We all face fears. Fears about performance, security, identity and acceptance afflict all of us. Fear is part of our fallen condition. It’s so deeply ingrained that it is widely used to motivate and control us. Tap into a person’s fear and you can get their attention, their votes and their money. In many ways, fear rules this world as it rules our lives.
Understanding our fearful state, Jesus came saying “fear not, I’ve overcome the world.” He calls on us to turn our back on fear and move forward in trust. If ever there was a challenge for us, this is it.
Do not be afraid—I am with you!
I am your God—let nothing terrify you!
I will make you strong and help you;
I will protect you and save you. Isaiah 41:10
Fear not. This is a great starting point. God tells us not to be afraid. He wouldn’t have told us this if it wasn’t possible, nor if it wasn’t in our best interest. We need to obey the command. But fear can seem so powerful and crippling. How do we “fear not?”
The answer is complex. It includes understanding what fear is, where fear comes from, and how we can respond to it. The first thing to understand is fear is a product of our belief. Fear exists because we give it power to exist.
Fear is faith. Fear isn’t the actual danger. Fear is the faith we give the danger to do us harm. Dangers can be real or imagined. How we perceive danger is on us. Fear is built on what we believe.
Often we create fear where there is little or no danger (thank you, news media). We can make a danger to be bigger and more powerful than it is. Instead of feeding and building up our fear, we need to starve it of our imagination and belief.
“I tell you, my friends, do not be afraid of those who kill the body but cannot afterward do anything worse.” Luke 12:4
Fear needs context. Jesus had the audacity to tell us not to fear death (and all of the little things, too). If ever there was a real danger to our lives, it is death. Death looms over all of us. Yet Jesus said that we should think about it in the context of eternity and our Creator. To a God that raised Christ from the dead, death loses its sting. Place your fear in the context of God and what He has done in your life and you’ll see it shrink down to nothing.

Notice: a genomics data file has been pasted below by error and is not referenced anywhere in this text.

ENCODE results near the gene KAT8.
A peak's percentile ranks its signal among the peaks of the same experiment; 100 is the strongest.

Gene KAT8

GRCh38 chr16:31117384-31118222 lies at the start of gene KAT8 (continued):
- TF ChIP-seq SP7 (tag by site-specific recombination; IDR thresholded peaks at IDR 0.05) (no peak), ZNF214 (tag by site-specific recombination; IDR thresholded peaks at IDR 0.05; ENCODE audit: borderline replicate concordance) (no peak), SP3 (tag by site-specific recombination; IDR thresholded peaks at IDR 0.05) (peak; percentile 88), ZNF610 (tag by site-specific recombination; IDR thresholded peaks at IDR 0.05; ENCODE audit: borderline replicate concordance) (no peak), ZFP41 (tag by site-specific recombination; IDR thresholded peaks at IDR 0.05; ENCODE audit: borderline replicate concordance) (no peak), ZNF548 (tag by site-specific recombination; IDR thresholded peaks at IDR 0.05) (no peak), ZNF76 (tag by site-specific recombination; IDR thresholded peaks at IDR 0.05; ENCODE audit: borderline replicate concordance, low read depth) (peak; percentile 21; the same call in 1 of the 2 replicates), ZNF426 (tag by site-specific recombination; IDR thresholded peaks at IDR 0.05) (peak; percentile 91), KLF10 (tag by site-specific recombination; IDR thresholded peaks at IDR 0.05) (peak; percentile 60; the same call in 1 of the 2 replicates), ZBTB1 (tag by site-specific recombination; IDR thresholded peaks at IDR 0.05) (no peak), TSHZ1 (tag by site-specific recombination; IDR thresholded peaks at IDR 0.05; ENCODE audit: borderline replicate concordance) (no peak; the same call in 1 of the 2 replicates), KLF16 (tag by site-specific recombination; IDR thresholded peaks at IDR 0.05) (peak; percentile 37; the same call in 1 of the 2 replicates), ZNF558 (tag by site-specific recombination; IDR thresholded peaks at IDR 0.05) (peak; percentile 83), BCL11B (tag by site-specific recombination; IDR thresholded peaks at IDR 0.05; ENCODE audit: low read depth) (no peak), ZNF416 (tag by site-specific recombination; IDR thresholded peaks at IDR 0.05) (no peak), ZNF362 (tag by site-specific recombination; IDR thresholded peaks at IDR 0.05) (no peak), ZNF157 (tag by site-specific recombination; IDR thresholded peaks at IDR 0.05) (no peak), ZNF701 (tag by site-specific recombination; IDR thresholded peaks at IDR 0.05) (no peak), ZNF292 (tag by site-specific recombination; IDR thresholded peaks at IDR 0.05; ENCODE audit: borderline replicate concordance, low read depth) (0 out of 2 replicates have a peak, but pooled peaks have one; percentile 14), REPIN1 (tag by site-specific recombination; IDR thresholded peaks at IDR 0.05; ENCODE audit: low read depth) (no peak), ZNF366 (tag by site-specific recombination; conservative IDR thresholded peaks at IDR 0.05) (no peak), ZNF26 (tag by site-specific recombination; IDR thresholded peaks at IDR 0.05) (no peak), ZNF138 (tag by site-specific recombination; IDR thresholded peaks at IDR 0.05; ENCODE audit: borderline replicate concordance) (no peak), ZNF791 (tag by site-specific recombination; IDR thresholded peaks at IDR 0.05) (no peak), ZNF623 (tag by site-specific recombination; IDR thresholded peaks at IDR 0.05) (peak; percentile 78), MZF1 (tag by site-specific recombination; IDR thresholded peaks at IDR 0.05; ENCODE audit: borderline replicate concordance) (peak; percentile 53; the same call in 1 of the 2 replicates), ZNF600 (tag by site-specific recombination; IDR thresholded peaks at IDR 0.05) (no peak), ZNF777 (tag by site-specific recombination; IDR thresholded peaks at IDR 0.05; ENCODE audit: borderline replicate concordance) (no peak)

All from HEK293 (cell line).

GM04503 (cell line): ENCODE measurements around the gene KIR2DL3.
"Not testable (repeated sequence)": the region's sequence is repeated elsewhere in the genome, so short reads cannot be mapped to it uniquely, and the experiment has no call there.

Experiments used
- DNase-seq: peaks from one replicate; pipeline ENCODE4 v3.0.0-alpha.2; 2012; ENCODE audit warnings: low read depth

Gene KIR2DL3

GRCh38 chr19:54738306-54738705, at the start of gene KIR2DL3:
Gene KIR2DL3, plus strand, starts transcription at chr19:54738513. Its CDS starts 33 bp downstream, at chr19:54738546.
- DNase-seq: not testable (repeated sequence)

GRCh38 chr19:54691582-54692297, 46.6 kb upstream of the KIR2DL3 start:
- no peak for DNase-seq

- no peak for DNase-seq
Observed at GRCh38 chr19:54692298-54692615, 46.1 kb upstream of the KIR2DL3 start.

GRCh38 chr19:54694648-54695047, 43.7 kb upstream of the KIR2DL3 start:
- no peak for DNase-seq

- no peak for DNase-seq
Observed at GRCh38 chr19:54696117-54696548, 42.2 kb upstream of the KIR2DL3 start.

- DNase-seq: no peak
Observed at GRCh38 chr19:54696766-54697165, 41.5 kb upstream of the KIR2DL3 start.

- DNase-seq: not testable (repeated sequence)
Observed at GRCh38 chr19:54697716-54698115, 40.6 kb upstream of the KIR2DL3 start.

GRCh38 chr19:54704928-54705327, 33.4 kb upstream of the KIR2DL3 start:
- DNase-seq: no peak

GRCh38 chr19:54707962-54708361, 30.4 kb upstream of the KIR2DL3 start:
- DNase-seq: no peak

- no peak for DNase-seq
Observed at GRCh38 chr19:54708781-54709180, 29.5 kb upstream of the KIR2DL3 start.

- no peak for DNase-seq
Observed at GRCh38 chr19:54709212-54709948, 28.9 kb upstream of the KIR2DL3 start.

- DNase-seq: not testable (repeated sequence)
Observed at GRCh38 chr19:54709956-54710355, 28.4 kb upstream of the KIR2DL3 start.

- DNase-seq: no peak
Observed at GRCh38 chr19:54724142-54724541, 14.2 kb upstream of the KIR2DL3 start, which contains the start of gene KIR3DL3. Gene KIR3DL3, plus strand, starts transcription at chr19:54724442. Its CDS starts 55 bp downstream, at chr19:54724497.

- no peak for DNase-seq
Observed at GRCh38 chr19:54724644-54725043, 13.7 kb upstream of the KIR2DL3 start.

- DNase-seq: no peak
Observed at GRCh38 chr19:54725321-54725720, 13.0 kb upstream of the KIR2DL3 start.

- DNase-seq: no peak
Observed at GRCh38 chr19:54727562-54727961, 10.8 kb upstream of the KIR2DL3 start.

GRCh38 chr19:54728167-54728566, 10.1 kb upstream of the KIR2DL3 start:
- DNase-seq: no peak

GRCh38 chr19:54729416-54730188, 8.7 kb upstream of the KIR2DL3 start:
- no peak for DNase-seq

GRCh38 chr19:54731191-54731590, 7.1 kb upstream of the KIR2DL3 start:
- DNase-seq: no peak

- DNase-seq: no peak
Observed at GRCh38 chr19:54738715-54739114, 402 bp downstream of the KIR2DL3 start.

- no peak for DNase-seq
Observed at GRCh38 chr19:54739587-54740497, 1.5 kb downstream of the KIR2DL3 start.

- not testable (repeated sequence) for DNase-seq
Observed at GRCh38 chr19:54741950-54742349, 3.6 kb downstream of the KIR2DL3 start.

Courage is a choice. Fear usually sneaks up on us. We don’t wake up thinking “I’m going to freak out today.” No, fear comes at us like a roaring lion, seeking to intimidate us. The choice isn’t to never fear, it’s to face the fear with courage.
Courage is a response to danger based on experience, hope and belief. When fear wants us to avoid a challenge, courage tells us to go forward ignoring the fear. Courage is required if you’re ever going to do something difficult or selfless. Be brave today.
“There is no fear in love; perfect love drives out all fear.” 1 John 4:18
Love resists fear. This one is a mystery. How can love push away fear? I’m not sure. But when I think that the Eternal God sees me and loves me, everything else sort of loses its importance. Fear fades away.
The same was true when my mom gave me a hug or my dad told me things would be ok. The same is true when a friend reaches out or when I consider the faithful love of my wife. Love is a powerful tool against fear. Let’s use it extravagantly to encourage one another along life’s way.
photo by James Coleman